Sunday, November 17, 2013

A Story of Survival

What a week.  This week has been an adventure. The highlight of the week was welcoming 13 missionaries from the Tocloban Mission here to the Manila Mission. One of them, Elder Carlson, has been assigned to labor in my district and lives with us! Such a cool guy.  He's from Idaho.  He's 6'4" and loves sports, music, and oreos (Sounds a lot like Chandler, huh. That's probably why we've become such great friends so fast).  We have a ton in common and it's been awesome getting to know him.  He plays football and basketball and will be playing for Utah state when he gets home. I've spent a lot of time talking with him about his experience in Tocloban and it is seriously amazing.  It's great to be talking to a primary source, someone that was actually in the middle of the storm. I'll give you guys a little summary of some of the things that he told me concerning his experience.  The night before the storm, the missionaries and the members in their area gathered at the stake center because the building standards of the church are far higher than those of the their apartment and the surrounding houses. They went to bed that night and awoke the next morning to the storm.  The storm hit at about 5:30 in the morning.  The next few hours were spent huddled together and running from room to room as the roof began to be ripped from the church. Through the windows they could see trees falling all around them, a heavy rain, debris and small animals being whipped side to side by the 200 mph wind. The storm finally subsided later in the day.  They exited the church to discover their surroundings to be unrecognizable.  The once forested area was transformed into a far stretching valley.  No trees, no houses, nothing. The place was completely leveled. They began running around to check on members of their ward.  In this area, all the members were safe, but they no longer had a place to live, water to drink, or food to eat.  There was no service and thus no communication with anyone.  The missionaries didn't have food or water. They didn't have 72 hour kits.  They were barely surviving.  They lived like this for the next three days.  Finally, a man arrived in a military vehicle, pulled the missionaries out of church and took their names. The man informed them about the magnitude of the storm.  Elder Carlson was told that thousands of people had been killed. The man left a box of candy bars, some water and said "this should last you the next few days" and then left.  The next day, Elder Carlson and his companion made their way to another area where they were informed that all the missionaries were being evacuated. Within a couple of hours, all the missionaries were gathered together and on their way to Cebu.  Not a single missionary was seriously injured in the storm. They are now being placed in missions all over the Philippines. Elder Carlson told me that the news has been lowering the Death Toll in order to down play the storm.  He told me that over 10,000 people were killed by the storm. How these missionaries endured what they did is amazing.  They saw an entire region destroyed as they were standing in the middle of it. Their lives have been forever changed by the things that they have seen. The stresses and difficulties of missionary work have just been multiplied ten fold. Elder Carlson is now serving in a foreign mission compared to the Tocloban mission.  That mission is a Cebuano speaking mission with other dialects in some areas.  He has spent the last 13 months learning these languages and is now expected to start anew and learn Tagalog. I cannot imagine what these missionaries are going through right now.  The place that they once knew to be their home is gone.  The members of their wards that became their family are suffering unimaginable trials.  These missionaries don't even know if these close acquaintances made it through the storm. They are amazing. They have truly built their foundations upon the rock of our savior Jesus Christ. They have endured "mighty winds...and shafts in the whirlwind." They have endured "hail and a mighty storm" and it has had "no power over them to drag them down to the gulf of misery... because of the rock upon which [they] are built".  Elder Carlson is an amazing example to me. If our foundations are not built upon the rock that is our savior, then we should begin now to begin the sometimes difficult process of repentance and begin building. Do whatever we have to in order to establish ourselves in the Gospel of Jesus Christ. Make a conscious effort to improve. Never forget the little things (prayer, scripture study, etc.) If we do this, the devil will have no power over us and we will capable of enduring whatever storm comes our way.  Keep these missionaries and the people of the Philippines in your prayers.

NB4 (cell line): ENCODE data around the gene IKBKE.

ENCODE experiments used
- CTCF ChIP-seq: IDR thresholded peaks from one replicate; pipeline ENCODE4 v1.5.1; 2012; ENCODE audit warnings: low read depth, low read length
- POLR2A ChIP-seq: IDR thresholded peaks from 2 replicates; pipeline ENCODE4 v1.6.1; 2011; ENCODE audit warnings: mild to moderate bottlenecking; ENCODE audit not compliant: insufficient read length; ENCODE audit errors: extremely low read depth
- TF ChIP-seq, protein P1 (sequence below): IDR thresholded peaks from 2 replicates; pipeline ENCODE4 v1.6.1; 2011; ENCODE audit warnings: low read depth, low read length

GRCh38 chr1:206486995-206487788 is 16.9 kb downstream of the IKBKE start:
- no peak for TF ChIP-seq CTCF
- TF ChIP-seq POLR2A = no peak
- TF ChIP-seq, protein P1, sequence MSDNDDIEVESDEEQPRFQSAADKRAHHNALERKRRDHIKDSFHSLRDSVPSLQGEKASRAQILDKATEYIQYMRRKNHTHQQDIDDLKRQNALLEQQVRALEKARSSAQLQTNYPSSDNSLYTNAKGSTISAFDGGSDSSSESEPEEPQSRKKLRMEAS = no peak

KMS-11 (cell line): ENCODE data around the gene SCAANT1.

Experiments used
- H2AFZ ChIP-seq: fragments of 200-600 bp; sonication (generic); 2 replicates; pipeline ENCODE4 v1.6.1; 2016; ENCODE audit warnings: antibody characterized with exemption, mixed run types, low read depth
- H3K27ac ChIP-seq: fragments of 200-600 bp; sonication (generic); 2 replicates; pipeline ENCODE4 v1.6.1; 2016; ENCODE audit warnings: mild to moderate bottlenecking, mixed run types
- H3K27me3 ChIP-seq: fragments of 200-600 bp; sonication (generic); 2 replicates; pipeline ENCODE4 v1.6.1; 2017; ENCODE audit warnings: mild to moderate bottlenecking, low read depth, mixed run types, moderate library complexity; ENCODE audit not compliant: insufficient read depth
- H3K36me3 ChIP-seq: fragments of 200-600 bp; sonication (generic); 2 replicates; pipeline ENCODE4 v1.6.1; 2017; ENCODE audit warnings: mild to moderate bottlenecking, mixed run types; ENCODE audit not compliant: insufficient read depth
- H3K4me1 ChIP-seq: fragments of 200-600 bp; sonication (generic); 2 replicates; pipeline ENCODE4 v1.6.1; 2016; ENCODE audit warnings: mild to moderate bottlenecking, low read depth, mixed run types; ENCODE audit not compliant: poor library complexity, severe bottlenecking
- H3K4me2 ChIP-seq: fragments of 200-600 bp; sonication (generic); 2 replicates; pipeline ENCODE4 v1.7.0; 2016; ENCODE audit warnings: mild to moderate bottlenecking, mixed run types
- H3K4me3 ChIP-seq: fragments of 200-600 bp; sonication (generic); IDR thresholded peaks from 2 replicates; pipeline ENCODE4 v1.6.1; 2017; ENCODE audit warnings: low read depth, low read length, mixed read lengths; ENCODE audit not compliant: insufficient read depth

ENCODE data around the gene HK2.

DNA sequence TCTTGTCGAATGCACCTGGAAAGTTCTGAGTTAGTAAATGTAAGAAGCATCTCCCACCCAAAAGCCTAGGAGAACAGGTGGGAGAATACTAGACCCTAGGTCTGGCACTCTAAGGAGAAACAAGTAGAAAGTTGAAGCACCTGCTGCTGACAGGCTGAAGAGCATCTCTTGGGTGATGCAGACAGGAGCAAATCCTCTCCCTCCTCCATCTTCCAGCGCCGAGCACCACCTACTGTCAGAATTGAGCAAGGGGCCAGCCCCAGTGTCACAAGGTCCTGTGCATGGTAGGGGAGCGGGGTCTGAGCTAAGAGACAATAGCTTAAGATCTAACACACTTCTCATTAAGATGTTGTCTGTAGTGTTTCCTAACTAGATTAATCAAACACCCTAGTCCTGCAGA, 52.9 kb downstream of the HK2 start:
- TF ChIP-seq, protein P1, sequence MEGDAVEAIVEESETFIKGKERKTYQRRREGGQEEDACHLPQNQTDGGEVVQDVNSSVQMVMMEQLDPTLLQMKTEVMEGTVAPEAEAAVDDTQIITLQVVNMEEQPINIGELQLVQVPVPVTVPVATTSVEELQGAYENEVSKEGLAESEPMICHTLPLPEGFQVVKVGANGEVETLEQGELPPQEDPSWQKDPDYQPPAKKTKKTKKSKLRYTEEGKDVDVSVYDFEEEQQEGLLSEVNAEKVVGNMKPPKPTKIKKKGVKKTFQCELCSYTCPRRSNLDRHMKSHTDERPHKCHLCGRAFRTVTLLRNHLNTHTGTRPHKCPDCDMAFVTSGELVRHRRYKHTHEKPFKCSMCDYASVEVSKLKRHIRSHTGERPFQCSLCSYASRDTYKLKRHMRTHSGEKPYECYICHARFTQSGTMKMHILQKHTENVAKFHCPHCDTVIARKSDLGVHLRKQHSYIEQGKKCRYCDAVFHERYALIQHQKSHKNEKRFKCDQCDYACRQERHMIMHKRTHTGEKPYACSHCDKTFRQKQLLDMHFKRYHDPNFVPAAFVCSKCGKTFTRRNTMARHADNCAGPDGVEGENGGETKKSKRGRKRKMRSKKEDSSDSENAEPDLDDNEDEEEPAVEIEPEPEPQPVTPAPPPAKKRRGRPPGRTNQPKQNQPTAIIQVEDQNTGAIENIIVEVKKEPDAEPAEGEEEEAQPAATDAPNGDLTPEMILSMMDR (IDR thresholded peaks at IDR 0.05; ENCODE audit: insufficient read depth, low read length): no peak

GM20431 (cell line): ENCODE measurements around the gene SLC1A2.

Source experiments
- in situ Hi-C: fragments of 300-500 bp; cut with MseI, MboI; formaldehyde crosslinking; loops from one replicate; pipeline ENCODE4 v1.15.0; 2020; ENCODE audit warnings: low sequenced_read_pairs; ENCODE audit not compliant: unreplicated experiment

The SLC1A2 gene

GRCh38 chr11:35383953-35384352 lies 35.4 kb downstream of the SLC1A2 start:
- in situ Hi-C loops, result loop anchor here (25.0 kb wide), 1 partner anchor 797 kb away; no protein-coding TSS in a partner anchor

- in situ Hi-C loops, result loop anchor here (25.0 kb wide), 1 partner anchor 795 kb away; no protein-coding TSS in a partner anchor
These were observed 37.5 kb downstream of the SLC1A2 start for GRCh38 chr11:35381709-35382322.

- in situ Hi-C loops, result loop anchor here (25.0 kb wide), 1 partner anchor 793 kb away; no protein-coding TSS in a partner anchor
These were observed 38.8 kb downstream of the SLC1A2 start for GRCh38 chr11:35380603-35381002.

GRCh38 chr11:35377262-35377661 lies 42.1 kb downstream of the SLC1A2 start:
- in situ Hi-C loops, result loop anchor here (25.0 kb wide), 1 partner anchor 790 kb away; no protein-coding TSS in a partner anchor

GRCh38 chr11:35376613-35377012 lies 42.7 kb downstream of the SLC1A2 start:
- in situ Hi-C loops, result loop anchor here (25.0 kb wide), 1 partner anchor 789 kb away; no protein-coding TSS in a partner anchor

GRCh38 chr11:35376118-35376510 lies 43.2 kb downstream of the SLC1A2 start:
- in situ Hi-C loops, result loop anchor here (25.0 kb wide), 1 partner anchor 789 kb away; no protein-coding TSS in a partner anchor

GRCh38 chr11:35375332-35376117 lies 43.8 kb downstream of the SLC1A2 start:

Well I don't have a ton of time to discuss other aspects of this week. Just a quick list of things that happened.  
-Had a mission wide service project on Thursday. 
-Mark came to church. 
-Angel (one of our awesome investigators that we met at church.) will be baptized on November 30th. I'll talk about her more next week. 
-My first primary program in the Philippines.  Holy crap, I love the kids here. 

PS. I'm experiencing a miracle right now. I haven't washed my socks in like 2 months and they still don't stink. No clue how that works. I guess that's why it's called a miracle. 

1 comment:

  1. Thank you so very much, Elder Obray for your very tender and loving message. I read it to Uncle Steve and it brought tears to both of our eyes. We are so thankful for strong young people like you that can be an inspiration and blessing to many. Thank Elder Carlson. We love you and our prayers are with you daily. Aunt Loretta